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Is there a function in PHP (or a PHP extension) to find out how much memory a given variable uses? sizeof just tells me the number of elements/properties.

memory_get_usage helps in that it gives me the memory size used by the whole script. Is there a way to do this for a single variable?

Note that this is on a development machine, so loading extensions or debug tools is feasible.

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Edited - it's 5 years later, and some problems are still somewhat unsolved :( – Piskvor Dec 14 '15 at 11:34

11 Answers 11

up vote 4 down vote accepted
+250

You Probably need a Memory Profiler. I have gathered information fro SO but I have copied the some important thing which may help you also.

As you probably know, Xdebug dropped the memory profiling support since the 2.* version. Please search for the "removed functions" string here: http://www.xdebug.org/updates.php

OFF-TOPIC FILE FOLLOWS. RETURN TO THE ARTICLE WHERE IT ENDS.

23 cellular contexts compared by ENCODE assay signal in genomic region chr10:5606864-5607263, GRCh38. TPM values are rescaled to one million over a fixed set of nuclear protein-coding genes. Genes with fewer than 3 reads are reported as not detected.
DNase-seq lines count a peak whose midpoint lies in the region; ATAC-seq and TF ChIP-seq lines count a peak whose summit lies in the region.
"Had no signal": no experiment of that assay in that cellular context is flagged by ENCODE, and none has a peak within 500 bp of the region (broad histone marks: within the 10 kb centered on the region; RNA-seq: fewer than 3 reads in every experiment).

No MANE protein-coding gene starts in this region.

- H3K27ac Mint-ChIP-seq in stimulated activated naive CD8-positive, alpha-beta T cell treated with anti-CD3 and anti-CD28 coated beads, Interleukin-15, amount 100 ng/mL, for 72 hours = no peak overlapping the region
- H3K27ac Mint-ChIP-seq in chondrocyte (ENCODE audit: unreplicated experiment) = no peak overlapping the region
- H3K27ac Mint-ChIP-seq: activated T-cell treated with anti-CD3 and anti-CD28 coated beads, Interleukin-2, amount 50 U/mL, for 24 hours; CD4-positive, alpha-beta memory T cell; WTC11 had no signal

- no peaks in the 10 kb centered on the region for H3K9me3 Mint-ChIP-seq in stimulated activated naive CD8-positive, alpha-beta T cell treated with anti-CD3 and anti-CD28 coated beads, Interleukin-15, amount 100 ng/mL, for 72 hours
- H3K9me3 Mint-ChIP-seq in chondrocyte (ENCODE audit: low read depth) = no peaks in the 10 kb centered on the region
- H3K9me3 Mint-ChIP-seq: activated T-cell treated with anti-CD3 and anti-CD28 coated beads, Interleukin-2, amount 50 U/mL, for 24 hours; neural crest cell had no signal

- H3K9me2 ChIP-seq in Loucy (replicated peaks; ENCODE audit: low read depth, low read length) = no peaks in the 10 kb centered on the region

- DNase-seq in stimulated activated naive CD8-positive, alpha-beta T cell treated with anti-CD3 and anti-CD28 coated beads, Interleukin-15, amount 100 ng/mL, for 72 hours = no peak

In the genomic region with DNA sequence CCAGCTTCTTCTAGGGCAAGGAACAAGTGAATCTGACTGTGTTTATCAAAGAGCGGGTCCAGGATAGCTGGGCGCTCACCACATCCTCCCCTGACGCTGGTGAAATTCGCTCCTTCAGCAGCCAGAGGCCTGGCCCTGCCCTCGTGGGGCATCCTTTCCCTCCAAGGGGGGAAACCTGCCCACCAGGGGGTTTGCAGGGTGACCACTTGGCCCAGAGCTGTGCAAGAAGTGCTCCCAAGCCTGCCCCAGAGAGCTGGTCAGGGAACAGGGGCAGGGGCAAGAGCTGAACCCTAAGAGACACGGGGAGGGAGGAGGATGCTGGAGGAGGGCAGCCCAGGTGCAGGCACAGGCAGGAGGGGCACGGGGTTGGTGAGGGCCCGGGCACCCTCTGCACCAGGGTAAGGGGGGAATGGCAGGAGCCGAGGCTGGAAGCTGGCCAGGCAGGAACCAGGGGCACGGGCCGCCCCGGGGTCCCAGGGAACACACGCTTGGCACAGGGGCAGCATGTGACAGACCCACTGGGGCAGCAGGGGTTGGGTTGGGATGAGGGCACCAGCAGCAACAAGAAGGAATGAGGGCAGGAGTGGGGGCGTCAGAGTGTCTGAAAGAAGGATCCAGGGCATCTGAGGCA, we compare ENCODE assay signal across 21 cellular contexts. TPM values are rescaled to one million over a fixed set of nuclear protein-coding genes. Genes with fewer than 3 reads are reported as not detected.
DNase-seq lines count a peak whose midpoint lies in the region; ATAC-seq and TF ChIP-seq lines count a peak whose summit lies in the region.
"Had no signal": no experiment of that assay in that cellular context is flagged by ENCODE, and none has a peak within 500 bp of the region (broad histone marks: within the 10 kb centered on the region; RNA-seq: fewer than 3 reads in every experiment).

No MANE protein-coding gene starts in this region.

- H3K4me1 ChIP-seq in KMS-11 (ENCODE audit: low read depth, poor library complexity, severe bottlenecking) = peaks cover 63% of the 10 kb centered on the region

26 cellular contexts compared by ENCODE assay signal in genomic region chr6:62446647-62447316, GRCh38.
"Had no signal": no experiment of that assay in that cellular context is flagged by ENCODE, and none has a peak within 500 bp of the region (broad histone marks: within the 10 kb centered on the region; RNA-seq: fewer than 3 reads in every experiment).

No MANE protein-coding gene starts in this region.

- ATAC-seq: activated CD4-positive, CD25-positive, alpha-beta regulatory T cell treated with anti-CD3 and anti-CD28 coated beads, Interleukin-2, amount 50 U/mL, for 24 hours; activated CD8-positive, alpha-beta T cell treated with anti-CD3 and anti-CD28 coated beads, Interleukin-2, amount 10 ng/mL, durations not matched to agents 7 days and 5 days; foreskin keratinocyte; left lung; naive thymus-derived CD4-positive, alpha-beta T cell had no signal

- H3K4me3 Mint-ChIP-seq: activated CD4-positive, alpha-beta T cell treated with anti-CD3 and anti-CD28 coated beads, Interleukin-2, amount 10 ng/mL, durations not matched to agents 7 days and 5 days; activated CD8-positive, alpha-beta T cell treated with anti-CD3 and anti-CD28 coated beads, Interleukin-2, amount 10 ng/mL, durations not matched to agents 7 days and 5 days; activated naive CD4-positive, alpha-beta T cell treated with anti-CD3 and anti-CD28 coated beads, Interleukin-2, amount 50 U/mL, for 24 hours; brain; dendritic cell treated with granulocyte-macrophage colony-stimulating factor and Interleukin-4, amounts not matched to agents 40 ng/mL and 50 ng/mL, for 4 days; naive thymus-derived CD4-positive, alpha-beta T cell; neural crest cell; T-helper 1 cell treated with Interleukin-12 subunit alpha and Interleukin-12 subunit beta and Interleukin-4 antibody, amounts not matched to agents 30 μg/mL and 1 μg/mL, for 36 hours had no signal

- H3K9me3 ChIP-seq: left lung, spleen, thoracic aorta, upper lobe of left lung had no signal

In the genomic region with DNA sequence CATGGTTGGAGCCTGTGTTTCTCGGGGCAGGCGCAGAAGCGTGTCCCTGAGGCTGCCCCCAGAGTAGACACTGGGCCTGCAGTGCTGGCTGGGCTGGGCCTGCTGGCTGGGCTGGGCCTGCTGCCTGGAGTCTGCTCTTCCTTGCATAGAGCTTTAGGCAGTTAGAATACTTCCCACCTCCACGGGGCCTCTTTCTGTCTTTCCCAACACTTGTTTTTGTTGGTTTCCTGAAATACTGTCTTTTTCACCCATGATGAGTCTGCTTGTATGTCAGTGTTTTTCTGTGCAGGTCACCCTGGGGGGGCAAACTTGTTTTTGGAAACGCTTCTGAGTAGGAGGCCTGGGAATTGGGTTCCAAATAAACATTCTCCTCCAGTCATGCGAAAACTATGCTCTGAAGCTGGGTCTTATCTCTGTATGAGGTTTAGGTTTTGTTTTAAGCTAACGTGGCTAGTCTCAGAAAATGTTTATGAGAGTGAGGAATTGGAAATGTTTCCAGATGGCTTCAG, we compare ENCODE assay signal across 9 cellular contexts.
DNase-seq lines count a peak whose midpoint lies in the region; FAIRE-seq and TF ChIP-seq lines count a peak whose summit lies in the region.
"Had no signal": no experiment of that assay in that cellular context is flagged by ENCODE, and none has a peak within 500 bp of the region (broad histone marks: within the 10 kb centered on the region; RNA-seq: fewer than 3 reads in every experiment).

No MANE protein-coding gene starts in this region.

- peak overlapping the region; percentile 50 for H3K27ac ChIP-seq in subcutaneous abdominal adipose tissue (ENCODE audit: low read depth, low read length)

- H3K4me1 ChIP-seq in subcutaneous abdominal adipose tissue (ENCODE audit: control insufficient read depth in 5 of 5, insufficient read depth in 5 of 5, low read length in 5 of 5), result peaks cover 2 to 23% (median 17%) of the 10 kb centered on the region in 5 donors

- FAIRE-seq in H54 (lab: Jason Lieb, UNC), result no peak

Removed functions

Removed support for Memory profiling as that didn't work properly.

Other Profiler Options

php-memory-profiler

https://github.com/arnaud-lb/php-memory-profiler. This is what I've done on my Ubuntu server to enable it:

sudo apt-get install libjudy-dev libjudydebian1
sudo pecl install memprof
echo "extension=memprof.so" > /etc/php5/mods-available/memprof.ini
sudo php5enmod memprof
service apache2 restart

And then in my code:

<?php
memprof_enable();
// do your stuff
memprof_dump_callgrind(fopen("/tmp/callgrind.out", "w"));

Finally open the callgrind.out file with KCachegrind

Using Google gperftools (recommended!)

First of all install the Google gperftools by downloading the latest package here: https://code.google.com/p/gperftools/

Then as always:

sudo apt-get update
sudo apt-get install libunwind-dev -y
./configure
make
make install

Now in your code:

memprof_enable();

// do your magic

memprof_dump_pprof(fopen("/tmp/profile.heap", "w"));

Then open your terminal and launch:

pprof --web /tmp/profile.heap

pprof will create a new window in your existing browser session with something like shown below:

PHP memory profiling with memprof and gperftools

Xhprof + Xhgui (the best in my opinion to profile both cpu and memory)

With Xhprof and Xhgui you can profile the cpu usage as well or just the memory usage if that's your issue at the moment. It's a very complete solutions, it gives you full control and the logs can be written both on mongo or in the filesystem.

For more details see here.

Blackfire

Blackfire is a PHP profiler by SensioLabs, the Symfony2 guys https://blackfire.io/